A fascination born at Preston
“Why did you become fascinated by Trains?”
It is a question that my wife often asks me.
Although in her case I think it is sometimes meant as a complaint rather than a real question.
If we have arrived at a large station two hours before we needed to, or if we have woken up at some unearthly hour just to see something that runs on rails, it can change to “Why on earth did you become fascinated by Trains?”
The answer to the question is not totally clear even to me. In order to shift the blame a little from myself I am going to offer you three possible suspects to help solve the mystery.
First up is Thomas.
Thomas has a day job as a Tank Engine and he was one of the stars of the “Railway Series” of 26 books written by the Reverend W Awdry between 1945 and the 1972. The original books later spurned a TV Series and Thomas eventually became an international sensation. Although when I first met him in 1968 he was still in more modest surroundings working a branch line on the imaginary Isle of Sodor.
My mother bought me the first book when I was still learning to read. By the time the last one came out when I was eight I had read them all. Like many children I devoured the stories, I loved all the characters and marvelled at the beautiful illustrations. In fact I liked the stories so much that I wrote to the Reverend Awdry and told him so. To my surprise he wrote back and we actually exchanged two or three letters.
But Thomas alone cannot explain my fascination. After all many children fell under his spell but never gave real trains a second thought.
Next we have Jenny.
Jenny Agutter was the star of the 1970 film – “The Railway Children”. It was the second film I was ever taken to see. Chitty Chitty Bang Bang had introduced me to the magic of the big screen a few months earlier, but it was Lionel Jeffries’ film of E Nesbit’s classic children’s book that totally fascinated me. It just had everything: a captivating story; Johnny Douglas’ haunting theme music; a picturesque Yorkshire setting and some great characters played by fantastic actors including the beautiful Ms Agutter herself.
It also had trains of course. It was filmed on the preserved Keighley and Worth Valley Railway (whose visitor numbers it still boosts even today) and featured a selection of different steam locomotives repainted in imaginary liveries to suit the storyline.
The film came out just at the right time and certainly helped to continue what Thomas had started.
The third suspect is none other than Kaiser Wilhelm II of Germany (1859-1941).
The connection here is a little loose and the story is a little long but I think it is worth telling.
In 1915 my grandmother, May, not yet married to Bill the engine driver, left her job as a cleaner in Fleetwood and travelled north to work in the vast munitions factory at Lune near Lancaster. There she packed TNT into the shells that were destined for the western front in France. She soon became best friends with a girl called Gertrude who was from Norwich (a town over 200 miles away). The two shared digs in Lancaster together and they became inseparable.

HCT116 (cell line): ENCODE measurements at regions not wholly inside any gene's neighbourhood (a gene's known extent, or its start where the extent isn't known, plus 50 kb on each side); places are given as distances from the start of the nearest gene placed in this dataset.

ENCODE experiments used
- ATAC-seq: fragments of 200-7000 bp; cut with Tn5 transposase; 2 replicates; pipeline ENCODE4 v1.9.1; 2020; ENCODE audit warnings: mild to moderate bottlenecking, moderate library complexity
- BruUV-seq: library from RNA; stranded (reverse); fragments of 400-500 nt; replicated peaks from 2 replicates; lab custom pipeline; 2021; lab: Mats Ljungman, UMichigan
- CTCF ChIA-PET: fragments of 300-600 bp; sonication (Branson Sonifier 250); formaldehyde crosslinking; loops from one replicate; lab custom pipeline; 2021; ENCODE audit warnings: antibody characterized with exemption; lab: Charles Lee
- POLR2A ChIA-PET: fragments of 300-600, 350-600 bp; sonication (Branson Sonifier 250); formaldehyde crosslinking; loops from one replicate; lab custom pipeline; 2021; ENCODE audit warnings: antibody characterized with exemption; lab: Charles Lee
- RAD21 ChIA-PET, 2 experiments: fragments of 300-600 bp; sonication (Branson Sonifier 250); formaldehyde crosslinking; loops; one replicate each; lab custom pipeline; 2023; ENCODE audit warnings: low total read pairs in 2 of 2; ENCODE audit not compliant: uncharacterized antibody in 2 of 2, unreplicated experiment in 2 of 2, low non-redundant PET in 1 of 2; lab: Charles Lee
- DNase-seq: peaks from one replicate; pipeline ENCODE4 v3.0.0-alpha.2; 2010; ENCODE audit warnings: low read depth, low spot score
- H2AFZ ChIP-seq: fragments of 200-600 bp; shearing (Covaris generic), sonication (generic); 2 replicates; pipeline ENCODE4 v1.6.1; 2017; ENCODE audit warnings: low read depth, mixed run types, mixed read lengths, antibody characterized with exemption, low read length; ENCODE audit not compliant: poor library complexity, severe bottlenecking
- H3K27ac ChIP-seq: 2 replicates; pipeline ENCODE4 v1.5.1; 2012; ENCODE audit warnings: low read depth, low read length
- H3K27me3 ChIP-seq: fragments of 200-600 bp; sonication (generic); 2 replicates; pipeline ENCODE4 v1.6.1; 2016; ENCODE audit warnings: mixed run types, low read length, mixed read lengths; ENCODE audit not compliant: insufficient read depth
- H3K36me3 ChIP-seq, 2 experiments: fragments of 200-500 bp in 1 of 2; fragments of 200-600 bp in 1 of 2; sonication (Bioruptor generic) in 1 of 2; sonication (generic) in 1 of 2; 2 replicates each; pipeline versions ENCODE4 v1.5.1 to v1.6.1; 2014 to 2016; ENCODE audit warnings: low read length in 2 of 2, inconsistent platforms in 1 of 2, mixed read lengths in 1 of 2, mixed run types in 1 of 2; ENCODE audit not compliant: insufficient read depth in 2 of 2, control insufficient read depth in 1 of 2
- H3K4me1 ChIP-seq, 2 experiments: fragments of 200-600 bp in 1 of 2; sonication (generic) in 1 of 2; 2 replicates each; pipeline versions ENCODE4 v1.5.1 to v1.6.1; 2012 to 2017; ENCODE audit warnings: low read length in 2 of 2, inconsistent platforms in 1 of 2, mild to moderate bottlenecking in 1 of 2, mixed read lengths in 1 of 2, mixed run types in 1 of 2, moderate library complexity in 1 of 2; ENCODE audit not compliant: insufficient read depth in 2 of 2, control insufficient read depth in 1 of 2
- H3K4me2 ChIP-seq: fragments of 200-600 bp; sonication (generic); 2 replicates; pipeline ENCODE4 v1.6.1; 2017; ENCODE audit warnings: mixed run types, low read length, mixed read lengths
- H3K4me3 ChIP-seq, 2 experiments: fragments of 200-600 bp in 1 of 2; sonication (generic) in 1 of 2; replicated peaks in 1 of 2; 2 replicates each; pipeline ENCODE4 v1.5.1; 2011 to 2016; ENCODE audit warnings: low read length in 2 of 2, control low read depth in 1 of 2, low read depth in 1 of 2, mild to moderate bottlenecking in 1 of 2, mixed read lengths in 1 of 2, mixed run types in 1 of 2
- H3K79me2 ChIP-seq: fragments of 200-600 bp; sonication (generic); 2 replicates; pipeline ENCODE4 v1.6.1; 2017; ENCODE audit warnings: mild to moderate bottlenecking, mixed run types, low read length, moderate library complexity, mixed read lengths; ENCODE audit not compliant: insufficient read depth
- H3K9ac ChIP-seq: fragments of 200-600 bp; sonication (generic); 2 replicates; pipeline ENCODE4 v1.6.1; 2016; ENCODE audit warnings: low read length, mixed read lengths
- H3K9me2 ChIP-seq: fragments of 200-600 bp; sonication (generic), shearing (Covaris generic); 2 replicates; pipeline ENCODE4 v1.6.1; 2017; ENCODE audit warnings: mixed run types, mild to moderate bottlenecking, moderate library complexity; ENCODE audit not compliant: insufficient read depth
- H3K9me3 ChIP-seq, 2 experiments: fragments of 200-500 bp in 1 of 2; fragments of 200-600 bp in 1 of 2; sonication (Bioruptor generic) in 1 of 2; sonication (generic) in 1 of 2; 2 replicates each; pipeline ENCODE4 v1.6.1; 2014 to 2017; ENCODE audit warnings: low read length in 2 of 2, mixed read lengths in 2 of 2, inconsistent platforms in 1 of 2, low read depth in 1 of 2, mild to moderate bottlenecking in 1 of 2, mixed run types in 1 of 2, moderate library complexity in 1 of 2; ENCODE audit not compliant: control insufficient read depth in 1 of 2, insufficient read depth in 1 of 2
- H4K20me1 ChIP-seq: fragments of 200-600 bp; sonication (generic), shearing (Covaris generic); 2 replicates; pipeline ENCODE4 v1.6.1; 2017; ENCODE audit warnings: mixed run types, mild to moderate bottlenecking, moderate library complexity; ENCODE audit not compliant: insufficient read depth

After the war ended in 1918 they returned to their respective home towns, married local men and never met again for many years. But they continued a written correspondence that lasted from the 1920s into the 1930s, through another world war and into the 1950s.
In fact it was not until my grandfather died in 1964 and my grandmother began to receive “railway widow” concessions that they did meet again. In 1966 May started to make two month-long trips every year from Fleetwood to Norwich.
By 1970 my grandmother had sold her own house and moved in with us. I was an only child and she had become almost like an older sister to me. One day when she was due to return from Norwich my mother decided to take me to Preston to meet her train and then travel back to St Anne’s together. My mother’s idea was to do a day’s shopping in Preston and then meet the train at 4.30pm.
We returned to the station at about 3:30pm, but we were told that the train was already over an hour late and it wouldn’t be appearing until well after 5pm. We were then forced to spend almost two hours watching the trains come and go.
I think I can probably trace my fascination of railways to those two hours.
Preston was an important junction and there was a lot going on. The sight of the trains fascinated me but it was the sounds they made that really got me hooked. It is perhaps by no accident that many of the enthusiast nicknames for locomotives are based, not on looks, but on sound.
There were “Whistlers”, “Hoovers” and “Growlers” at Preston that day and to my young ears they all sounded magnificent. My grandmother’s train arrived eventually but I didn’t really want to get on it. I just wanted to stay in Preston and watch.
Over the next 4 years we repeated the same basic day every six months. We always went shopping first and we always met the same 4.30pm train. The early 1970s were a chaotic period for the railway at Preston. The electrification of the line was slowly being extended northwards from Crewe to Glasgow and delays associated with the engineering work were common.
All this disruption fascinated me and I wanted to observe as much of it as I could. I pleaded with my mother to finish her shopping and get back to the station earlier and earlier. By 1973 she was lucky if she could manage three hours in the shops before returning to have lunch in the station buffet and “enjoy” an afternoon of knitting and train watching.
I believe I have a clear case against the Kaiser.
I would never been anywhere near Preston station on that 1970 day had it not been for the First World War connection.
Can we not just blame him anyway?